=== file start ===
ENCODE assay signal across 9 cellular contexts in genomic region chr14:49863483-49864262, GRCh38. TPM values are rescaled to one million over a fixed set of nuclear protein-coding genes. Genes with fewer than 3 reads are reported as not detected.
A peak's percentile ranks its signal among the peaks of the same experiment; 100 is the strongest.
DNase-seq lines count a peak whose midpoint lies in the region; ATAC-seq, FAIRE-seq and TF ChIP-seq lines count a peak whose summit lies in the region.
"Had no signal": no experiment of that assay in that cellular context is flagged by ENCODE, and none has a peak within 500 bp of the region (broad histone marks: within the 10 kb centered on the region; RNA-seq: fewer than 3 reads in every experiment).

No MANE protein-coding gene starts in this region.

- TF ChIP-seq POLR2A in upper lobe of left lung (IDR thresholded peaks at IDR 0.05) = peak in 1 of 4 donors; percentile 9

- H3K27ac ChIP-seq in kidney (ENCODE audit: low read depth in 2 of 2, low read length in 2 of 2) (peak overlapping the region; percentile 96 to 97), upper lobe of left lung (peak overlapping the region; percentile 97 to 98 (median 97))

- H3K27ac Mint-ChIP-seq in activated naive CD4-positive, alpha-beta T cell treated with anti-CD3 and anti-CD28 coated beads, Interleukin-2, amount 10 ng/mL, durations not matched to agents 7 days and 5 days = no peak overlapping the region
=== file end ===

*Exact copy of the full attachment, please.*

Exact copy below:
ENCODE assay signal across 9 cellular contexts in genomic region chr14:49863483-49864262, GRCh38. TPM values are rescaled to one million over a fixed set of nuclear protein-coding genes. Genes with fewer than 3 reads are reported as not detected.
A peak's percentile ranks its signal among the peaks of the same experiment; 100 is the strongest.
DNase-seq lines count a peak whose midpoint lies in the region; ATAC-seq, FAIRE-seq and TF ChIP-seq lines count a peak whose summit lies in the region.
"Had no signal": no experiment of that assay in that cellular context is flagged by ENCODE, and none has a peak within 500 bp of the region (broad histone marks: within the 10 kb centered on the region; RNA-seq: fewer than 3 reads in every experiment).

No MANE protein-coding gene starts in this region.

- TF ChIP-seq POLR2A in upper lobe of left lung (IDR thresholded peaks at IDR 0.05) = peak in 1 of 4 donors; percentile 9

- H3K27ac ChIP-seq in kidney (ENCODE audit: low read depth in 2 of 2, low read length in 2 of 2) (peak overlapping the region; percentile 96 to 97), upper lobe of left lung (peak overlapping the region; percentile 97 to 98 (median 97))

- H3K27ac Mint-ChIP-seq in activated naive CD4-positive, alpha-beta T cell treated with anti-CD3 and anti-CD28 coated beads, Interleukin-2, amount 10 ng/mL, durations not matched to agents 7 days and 5 days = no peak overlapping the region